The removal of petrol subsidy is not without its critics. But it has been long in the making. President Obasanjo removed it and sold the refineries. Only for his successor, late President Yar’Adua, to reverse the subsidy removal and sale of refineries. President Goodluck attempted to remove the subsidy but the backlash was vicious and the subsidy had to stay at great cost. Under President Buhari, removal of subsidy caused Emmanuel Kachikwu his position as GMD NNPC in 2016. Nigerians though owe Kachikwu a debt of gratitude for having the courage to do what needed to be done at that time. Furthermore, the refineries are still not working and according to NNPC, it spent N117.64 billion in one year to maintain the refineries despite them not producing refined products. This is equivalent to 92% of cost of running the much-maligned National Assembly or funding two years of Federal Health capital budget. Hopefully, Nigerians have finally realised the futility and inefficiency of petrol subsidy and will allow the deregulation to stand.

Apart from the above reforms, two of which are still outstanding (merger of multiple exchange rates and market driven rates), the Federal Government has to find a way to attract investments from the private sector, domestic and foreign, to get the economy going. This is not going to be easy considering the attitude of government officials, red tape and other inefficiencies investors have to put up with. It is only if the economy returns to robust growth that government can reasonably expect to receive additional revenue in the form Value Added Tax and Company Income Tax, which will enable government to plug the hole created by decline in oil royalties and Petroleum Profit Tax. State Governments will also benefit from Personal Income Tax that the new jobs created by new investments will generate.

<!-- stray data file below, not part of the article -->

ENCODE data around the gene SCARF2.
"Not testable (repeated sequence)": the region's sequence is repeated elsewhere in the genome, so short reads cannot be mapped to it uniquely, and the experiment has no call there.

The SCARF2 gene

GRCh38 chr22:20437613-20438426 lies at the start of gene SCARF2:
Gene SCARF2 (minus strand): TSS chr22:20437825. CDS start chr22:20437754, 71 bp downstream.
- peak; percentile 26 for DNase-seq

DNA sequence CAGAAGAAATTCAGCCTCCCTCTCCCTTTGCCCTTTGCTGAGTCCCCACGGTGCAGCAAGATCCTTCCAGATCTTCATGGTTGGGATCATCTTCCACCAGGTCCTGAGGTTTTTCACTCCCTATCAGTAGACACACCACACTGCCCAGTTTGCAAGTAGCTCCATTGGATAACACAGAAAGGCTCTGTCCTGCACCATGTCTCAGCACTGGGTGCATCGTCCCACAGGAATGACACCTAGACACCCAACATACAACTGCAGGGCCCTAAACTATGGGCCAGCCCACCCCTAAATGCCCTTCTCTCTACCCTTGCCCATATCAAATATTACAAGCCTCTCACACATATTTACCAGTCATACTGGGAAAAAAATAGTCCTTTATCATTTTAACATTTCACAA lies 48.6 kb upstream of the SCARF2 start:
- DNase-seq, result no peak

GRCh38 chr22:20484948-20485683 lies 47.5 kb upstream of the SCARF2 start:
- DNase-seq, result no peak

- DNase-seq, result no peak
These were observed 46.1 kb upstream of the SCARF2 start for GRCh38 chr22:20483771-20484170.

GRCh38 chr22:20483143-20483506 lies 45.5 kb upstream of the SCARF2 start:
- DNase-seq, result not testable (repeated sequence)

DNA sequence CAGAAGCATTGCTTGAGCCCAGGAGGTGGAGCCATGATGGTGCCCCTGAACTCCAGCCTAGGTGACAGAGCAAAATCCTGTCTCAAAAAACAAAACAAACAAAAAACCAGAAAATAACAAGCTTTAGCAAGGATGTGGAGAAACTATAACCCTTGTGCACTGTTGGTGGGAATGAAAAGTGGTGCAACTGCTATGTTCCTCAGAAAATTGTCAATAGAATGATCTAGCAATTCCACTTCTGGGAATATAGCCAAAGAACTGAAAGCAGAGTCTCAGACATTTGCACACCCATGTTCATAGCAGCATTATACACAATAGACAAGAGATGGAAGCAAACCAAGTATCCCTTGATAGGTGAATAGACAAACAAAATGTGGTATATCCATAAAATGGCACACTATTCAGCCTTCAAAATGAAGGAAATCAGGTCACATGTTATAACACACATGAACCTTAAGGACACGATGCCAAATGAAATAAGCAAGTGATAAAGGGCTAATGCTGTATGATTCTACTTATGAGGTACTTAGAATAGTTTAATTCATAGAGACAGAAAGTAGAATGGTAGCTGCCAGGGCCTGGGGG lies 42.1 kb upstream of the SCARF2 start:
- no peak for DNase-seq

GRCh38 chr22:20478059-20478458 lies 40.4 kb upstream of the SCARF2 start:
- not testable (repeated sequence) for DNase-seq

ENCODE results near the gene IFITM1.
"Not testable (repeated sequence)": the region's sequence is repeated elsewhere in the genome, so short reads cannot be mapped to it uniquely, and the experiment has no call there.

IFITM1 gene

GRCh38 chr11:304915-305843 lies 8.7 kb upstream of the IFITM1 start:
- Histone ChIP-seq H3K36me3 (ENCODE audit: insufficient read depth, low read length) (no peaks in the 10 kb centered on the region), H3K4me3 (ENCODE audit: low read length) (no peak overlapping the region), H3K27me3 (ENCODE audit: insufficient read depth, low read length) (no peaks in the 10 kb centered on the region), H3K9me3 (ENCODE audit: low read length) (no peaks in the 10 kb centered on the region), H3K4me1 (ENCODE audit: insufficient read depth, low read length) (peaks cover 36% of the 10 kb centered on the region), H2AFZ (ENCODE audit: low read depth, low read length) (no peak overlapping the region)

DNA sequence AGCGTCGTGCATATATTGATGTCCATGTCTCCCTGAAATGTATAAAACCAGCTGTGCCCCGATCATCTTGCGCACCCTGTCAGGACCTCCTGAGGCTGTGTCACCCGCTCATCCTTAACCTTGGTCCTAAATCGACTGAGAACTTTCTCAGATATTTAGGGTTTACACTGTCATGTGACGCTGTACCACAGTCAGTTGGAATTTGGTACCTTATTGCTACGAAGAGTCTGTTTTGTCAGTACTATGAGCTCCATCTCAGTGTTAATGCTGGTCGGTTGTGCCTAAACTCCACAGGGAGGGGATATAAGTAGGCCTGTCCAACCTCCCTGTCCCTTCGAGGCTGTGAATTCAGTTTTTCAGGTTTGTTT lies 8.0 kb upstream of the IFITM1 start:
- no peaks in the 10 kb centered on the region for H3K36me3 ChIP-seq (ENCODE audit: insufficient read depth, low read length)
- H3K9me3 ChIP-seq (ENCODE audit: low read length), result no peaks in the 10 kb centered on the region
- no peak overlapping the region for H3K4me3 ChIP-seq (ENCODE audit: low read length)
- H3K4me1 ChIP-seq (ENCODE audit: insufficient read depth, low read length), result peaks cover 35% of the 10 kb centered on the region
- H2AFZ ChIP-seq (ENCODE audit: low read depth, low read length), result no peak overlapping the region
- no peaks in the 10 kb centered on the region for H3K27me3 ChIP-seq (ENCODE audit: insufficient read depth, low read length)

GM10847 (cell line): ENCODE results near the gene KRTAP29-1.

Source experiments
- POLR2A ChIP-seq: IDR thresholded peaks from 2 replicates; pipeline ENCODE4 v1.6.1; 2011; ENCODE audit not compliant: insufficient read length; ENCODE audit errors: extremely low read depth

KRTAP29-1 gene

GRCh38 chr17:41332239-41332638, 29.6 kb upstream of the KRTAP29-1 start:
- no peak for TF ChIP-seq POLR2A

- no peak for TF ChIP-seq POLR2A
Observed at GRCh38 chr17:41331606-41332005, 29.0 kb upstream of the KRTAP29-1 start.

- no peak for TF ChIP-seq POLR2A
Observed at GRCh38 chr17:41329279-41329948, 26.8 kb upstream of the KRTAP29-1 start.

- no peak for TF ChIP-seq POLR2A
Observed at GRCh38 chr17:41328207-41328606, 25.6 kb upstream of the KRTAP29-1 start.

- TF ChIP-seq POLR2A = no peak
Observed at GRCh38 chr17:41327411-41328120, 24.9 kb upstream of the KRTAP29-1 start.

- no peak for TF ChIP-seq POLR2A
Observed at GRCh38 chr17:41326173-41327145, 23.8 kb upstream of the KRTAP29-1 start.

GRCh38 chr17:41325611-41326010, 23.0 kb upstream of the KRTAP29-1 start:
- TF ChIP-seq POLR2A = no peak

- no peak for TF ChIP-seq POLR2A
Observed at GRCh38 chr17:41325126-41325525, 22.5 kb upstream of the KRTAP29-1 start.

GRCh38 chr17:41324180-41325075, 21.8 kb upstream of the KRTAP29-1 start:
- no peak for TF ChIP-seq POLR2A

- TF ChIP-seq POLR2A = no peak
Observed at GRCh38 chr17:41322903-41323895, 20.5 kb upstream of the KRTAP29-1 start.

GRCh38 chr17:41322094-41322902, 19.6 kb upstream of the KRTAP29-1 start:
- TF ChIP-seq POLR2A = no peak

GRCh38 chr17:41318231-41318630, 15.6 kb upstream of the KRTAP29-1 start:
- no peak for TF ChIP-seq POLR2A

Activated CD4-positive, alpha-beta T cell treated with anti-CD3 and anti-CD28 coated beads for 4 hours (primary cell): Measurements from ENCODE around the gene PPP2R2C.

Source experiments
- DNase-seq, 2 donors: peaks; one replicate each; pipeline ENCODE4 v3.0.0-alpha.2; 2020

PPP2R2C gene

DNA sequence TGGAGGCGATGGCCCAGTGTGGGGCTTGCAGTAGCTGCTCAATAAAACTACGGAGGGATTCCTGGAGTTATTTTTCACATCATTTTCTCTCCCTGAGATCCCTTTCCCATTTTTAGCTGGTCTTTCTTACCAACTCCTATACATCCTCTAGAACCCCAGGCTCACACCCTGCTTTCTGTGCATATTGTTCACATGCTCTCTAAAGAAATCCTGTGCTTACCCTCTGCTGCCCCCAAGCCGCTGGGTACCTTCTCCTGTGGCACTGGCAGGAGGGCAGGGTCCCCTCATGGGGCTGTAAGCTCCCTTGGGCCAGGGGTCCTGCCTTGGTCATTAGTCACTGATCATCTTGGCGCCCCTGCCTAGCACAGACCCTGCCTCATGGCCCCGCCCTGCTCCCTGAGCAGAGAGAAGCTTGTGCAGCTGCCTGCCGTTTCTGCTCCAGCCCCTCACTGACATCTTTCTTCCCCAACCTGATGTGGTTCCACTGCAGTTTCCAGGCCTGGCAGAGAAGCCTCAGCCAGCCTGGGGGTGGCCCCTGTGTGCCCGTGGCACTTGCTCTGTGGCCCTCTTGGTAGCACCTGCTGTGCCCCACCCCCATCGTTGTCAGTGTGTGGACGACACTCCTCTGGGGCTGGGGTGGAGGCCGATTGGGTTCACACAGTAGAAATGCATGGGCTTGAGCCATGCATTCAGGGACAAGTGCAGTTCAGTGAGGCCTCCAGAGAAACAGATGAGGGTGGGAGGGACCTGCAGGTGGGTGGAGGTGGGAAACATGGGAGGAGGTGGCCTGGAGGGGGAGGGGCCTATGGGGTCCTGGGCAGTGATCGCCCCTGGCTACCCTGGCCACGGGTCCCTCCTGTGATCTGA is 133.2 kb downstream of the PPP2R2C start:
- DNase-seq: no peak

In the end, what needs to be done to get Nigeria moving developmentally upward, in the new normal of low oil price, is not a secret. The challenge has always been for the government to embrace the need for reforms, the capacity of the government to actually execute the needed reforms and the ability of the government to convince Nigerians to support the reforms. The coronavirus pandemic is already forcing the government to embark on reforms. Whether the reforms eventually executed will be enough to alter Nigeria’s development story for the better, is left to be seen. Time will tell.

Nigerian Stock Exchange as a Laggard